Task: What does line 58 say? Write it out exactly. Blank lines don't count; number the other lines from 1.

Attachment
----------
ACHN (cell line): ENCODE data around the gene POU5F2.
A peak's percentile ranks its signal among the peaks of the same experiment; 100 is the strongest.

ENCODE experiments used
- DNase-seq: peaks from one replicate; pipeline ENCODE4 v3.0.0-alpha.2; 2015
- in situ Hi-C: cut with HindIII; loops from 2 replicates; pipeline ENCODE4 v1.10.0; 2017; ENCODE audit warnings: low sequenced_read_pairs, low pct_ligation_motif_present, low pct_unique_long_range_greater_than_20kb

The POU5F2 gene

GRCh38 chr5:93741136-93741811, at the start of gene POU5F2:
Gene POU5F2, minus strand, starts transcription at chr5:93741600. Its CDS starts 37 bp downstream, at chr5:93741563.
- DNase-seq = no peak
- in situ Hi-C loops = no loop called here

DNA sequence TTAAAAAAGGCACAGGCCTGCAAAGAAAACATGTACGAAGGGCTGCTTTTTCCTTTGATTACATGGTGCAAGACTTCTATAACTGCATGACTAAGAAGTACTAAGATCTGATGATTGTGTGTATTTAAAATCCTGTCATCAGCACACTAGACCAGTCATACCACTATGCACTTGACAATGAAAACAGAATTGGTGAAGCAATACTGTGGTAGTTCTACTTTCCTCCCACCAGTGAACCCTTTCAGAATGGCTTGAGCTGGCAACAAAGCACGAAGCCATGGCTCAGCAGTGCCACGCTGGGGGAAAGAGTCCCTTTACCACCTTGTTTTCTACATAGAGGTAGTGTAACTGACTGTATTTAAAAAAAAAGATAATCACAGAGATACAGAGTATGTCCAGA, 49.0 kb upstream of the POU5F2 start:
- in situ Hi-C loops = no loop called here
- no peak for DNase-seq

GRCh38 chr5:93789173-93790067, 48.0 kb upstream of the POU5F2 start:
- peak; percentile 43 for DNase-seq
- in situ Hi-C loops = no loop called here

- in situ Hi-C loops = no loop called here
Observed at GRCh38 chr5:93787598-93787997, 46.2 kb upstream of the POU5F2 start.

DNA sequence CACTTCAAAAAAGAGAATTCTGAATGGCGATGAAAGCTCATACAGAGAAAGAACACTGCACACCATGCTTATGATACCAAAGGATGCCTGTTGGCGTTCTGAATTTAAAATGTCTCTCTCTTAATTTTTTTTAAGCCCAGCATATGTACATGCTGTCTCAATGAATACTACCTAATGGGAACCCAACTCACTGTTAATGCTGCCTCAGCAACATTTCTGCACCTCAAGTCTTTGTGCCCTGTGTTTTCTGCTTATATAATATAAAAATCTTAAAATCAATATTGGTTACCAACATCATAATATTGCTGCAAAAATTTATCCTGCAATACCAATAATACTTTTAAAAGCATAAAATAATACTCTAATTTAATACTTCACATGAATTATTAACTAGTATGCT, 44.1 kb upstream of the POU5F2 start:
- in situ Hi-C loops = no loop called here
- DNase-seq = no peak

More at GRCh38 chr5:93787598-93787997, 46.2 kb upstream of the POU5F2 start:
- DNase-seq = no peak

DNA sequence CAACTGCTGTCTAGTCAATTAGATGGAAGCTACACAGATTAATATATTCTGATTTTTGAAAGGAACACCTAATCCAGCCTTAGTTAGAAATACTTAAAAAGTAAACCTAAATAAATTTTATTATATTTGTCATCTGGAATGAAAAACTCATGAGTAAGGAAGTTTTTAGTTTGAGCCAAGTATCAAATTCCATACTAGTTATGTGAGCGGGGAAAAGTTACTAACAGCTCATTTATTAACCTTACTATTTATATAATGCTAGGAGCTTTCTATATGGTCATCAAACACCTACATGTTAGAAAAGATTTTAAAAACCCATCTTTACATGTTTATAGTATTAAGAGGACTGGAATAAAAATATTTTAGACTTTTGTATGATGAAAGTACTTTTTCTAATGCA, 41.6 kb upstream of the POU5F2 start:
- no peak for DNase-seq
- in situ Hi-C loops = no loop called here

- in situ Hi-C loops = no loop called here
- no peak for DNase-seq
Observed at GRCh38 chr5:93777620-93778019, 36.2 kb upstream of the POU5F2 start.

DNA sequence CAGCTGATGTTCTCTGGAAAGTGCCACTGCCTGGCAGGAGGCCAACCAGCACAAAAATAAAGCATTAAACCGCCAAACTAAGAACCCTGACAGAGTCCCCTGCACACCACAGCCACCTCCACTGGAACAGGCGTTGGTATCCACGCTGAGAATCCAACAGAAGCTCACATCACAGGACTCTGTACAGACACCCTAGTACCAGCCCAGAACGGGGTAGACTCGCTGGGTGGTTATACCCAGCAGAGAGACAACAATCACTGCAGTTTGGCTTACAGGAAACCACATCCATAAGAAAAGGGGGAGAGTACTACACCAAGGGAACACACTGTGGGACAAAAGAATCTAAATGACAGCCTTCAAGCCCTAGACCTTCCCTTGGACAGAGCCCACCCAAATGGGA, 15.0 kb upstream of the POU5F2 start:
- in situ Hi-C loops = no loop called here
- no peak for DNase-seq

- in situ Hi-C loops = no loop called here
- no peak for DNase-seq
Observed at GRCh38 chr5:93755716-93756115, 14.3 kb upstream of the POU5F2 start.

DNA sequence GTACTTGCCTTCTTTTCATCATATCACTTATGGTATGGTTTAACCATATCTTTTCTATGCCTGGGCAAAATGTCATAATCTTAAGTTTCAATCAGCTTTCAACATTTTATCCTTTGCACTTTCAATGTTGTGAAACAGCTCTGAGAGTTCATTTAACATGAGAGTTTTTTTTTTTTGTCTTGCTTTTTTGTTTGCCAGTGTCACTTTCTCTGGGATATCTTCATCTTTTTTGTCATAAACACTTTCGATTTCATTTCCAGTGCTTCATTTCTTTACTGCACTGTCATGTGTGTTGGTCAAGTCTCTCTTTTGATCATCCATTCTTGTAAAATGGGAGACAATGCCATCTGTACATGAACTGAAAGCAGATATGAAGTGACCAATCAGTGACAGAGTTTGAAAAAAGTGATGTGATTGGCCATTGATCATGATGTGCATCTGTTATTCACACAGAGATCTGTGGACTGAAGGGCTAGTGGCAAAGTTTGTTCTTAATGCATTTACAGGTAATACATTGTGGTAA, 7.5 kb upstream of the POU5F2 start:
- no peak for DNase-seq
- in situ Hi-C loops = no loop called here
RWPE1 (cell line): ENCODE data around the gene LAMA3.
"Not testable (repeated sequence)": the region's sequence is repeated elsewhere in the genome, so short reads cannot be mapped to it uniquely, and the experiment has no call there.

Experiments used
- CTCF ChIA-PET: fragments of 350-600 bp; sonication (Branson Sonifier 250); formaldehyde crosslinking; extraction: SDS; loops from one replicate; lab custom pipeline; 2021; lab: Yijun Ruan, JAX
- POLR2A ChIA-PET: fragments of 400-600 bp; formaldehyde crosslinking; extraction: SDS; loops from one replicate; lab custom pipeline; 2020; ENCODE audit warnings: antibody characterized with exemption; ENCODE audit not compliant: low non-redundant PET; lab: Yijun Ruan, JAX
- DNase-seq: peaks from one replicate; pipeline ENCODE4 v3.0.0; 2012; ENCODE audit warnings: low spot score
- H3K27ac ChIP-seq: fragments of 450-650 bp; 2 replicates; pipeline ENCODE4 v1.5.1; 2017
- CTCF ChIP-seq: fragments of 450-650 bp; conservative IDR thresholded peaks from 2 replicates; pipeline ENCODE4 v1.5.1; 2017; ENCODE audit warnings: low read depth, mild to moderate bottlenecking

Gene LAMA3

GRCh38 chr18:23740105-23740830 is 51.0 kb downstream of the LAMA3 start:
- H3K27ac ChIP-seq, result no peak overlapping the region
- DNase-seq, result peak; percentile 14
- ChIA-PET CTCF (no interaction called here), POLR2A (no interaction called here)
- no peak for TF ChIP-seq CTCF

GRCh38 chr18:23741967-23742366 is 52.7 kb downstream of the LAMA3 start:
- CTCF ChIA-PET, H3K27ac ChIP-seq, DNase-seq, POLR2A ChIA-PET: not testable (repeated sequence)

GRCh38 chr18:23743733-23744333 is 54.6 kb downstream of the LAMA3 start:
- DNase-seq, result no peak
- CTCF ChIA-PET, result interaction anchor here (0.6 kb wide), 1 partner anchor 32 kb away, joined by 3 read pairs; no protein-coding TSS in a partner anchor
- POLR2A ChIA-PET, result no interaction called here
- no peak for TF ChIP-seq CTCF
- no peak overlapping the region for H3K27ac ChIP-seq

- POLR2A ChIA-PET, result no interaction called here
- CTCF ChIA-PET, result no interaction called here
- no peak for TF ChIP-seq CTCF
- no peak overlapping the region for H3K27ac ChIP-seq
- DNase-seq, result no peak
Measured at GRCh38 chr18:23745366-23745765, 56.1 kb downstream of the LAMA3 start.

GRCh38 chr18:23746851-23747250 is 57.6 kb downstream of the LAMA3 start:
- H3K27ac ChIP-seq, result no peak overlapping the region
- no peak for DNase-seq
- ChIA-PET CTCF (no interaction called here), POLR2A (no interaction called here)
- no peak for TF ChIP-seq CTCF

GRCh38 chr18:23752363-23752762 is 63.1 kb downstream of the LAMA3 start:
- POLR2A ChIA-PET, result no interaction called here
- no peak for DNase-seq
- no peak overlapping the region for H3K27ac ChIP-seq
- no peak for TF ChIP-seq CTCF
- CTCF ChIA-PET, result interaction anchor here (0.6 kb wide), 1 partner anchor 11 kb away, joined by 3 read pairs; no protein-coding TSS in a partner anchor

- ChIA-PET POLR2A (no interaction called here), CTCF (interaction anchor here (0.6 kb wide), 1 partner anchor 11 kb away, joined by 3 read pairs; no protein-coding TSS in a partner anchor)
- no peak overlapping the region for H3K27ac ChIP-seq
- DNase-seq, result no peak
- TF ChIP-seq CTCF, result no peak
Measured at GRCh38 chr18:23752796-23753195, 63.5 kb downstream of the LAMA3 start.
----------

- POLR2A ChIA-PET, result no interaction called here